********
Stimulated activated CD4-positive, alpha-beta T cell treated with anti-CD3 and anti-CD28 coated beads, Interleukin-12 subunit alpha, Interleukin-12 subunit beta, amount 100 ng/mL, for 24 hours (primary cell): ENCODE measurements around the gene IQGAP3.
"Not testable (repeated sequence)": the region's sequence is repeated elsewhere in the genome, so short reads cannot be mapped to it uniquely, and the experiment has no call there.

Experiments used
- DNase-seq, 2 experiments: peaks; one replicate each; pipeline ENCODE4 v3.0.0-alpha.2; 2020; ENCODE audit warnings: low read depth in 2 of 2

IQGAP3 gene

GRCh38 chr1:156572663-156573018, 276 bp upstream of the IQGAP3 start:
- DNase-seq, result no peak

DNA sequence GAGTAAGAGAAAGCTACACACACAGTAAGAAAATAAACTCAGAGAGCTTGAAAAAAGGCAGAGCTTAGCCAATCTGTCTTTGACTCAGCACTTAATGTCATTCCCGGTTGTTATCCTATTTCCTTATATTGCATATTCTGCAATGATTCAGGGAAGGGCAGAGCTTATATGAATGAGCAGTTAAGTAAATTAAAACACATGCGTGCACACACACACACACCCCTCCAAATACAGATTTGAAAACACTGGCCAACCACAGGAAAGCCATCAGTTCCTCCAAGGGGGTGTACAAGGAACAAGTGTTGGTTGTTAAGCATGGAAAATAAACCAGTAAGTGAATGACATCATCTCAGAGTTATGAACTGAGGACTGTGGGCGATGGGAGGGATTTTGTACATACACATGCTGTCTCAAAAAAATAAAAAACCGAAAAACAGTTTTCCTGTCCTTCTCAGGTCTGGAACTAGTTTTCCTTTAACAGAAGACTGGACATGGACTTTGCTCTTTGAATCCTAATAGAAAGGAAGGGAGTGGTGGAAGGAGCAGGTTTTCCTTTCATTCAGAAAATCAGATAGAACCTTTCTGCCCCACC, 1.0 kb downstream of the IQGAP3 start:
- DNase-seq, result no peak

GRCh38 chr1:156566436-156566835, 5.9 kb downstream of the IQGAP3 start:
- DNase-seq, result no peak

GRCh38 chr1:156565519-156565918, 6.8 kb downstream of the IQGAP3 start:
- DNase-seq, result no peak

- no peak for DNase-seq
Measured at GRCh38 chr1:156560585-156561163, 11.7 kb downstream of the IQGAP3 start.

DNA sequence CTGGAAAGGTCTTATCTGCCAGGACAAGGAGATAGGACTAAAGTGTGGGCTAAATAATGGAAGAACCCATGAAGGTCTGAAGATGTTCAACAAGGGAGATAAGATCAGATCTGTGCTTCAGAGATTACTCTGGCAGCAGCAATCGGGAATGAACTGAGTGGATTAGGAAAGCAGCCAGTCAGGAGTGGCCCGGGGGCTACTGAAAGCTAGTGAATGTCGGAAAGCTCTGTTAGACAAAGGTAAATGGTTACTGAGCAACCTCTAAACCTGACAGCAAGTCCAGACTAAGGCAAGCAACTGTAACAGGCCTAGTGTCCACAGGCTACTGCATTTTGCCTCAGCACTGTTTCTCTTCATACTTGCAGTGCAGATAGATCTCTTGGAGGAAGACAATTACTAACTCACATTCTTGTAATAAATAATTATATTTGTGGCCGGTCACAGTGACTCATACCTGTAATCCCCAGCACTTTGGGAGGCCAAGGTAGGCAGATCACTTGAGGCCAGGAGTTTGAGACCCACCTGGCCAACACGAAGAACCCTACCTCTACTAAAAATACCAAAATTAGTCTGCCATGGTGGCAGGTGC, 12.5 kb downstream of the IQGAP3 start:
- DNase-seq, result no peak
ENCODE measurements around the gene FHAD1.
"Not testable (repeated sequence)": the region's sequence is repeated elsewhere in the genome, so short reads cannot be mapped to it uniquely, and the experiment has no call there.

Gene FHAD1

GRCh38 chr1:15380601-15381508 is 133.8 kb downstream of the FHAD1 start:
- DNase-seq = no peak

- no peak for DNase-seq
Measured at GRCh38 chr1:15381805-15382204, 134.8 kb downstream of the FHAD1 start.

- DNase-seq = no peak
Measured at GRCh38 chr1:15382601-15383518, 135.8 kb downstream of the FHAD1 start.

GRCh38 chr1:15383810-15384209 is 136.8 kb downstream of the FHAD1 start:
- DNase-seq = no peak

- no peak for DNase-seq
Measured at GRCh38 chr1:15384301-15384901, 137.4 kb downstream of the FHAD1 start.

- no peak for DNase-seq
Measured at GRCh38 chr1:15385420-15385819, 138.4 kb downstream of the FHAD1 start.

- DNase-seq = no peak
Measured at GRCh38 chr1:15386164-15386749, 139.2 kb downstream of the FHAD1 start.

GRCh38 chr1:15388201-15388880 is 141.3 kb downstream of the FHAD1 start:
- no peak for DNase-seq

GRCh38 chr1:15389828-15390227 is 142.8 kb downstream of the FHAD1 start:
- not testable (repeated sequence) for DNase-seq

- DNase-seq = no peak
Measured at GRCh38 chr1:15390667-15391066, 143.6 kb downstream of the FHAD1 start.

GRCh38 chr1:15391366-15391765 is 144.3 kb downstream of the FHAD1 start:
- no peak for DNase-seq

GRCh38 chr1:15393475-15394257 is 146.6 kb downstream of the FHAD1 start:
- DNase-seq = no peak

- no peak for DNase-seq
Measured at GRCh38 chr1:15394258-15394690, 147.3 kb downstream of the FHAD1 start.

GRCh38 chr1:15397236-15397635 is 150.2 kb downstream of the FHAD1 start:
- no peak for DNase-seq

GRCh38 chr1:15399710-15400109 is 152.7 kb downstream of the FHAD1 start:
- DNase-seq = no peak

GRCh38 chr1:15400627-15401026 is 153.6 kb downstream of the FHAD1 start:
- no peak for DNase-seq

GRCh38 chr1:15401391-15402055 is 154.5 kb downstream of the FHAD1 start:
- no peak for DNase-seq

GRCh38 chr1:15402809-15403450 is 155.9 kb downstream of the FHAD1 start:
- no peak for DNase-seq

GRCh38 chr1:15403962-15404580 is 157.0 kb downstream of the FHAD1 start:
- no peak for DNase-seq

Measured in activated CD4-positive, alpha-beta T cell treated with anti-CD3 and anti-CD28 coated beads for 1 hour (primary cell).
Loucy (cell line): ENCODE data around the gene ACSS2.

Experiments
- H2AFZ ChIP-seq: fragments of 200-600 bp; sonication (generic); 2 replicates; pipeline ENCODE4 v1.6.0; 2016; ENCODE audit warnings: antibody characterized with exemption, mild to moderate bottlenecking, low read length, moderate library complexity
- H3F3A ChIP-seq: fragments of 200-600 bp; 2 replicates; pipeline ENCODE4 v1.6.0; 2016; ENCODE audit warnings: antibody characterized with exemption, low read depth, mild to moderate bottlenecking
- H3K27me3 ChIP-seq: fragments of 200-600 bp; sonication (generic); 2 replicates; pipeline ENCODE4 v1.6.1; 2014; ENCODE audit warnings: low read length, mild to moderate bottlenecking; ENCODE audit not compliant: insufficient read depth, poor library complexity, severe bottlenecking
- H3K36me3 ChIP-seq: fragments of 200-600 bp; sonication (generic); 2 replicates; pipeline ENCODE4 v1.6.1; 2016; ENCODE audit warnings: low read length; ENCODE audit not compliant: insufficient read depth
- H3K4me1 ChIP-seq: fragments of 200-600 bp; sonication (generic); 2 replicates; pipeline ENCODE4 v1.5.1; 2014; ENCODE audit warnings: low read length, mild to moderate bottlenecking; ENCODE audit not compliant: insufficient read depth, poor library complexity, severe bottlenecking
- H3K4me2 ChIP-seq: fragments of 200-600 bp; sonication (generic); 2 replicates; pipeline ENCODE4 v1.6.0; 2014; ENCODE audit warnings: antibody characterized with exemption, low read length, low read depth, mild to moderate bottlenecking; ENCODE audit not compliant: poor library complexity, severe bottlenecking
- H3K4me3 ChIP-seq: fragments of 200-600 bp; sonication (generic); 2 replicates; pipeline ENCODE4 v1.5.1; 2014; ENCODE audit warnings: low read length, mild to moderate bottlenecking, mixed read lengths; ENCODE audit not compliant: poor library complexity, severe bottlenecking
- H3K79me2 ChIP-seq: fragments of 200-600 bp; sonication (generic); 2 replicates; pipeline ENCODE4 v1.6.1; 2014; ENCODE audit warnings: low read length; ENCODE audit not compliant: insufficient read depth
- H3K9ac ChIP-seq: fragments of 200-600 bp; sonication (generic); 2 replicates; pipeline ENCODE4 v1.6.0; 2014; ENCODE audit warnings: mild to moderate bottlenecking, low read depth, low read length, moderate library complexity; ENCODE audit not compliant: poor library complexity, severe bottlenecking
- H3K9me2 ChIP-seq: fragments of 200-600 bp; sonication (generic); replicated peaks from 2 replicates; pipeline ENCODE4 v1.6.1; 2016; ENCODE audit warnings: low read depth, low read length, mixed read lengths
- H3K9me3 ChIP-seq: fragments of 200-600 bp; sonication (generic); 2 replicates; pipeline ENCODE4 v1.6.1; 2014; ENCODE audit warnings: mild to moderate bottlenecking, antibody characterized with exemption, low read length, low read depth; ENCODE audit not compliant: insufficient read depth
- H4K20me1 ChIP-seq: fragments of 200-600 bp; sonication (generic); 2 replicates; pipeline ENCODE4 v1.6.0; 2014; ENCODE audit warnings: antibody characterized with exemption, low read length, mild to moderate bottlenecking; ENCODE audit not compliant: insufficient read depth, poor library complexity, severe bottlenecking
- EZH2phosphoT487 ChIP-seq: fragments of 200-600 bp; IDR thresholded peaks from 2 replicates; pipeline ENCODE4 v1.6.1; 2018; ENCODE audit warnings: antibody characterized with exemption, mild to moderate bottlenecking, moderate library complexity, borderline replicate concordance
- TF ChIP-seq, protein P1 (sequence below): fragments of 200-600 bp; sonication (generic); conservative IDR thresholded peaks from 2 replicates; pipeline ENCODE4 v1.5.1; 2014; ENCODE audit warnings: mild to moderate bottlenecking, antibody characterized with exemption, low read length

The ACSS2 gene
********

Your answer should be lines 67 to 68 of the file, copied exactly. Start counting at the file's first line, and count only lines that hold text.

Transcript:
- H3K4me2 ChIP-seq: fragments of 200-600 bp; sonication (generic); 2 replicates; pipeline ENCODE4 v1.6.0; 2014; ENCODE audit warnings: antibody characterized with exemption, low read length, low read depth, mild to moderate bottlenecking; ENCODE audit not compliant: poor library complexity, severe bottlenecking
- H3K4me3 ChIP-seq: fragments of 200-600 bp; sonication (generic); 2 replicates; pipeline ENCODE4 v1.5.1; 2014; ENCODE audit warnings: low read length, mild to moderate bottlenecking, mixed read lengths; ENCODE audit not compliant: poor library complexity, severe bottlenecking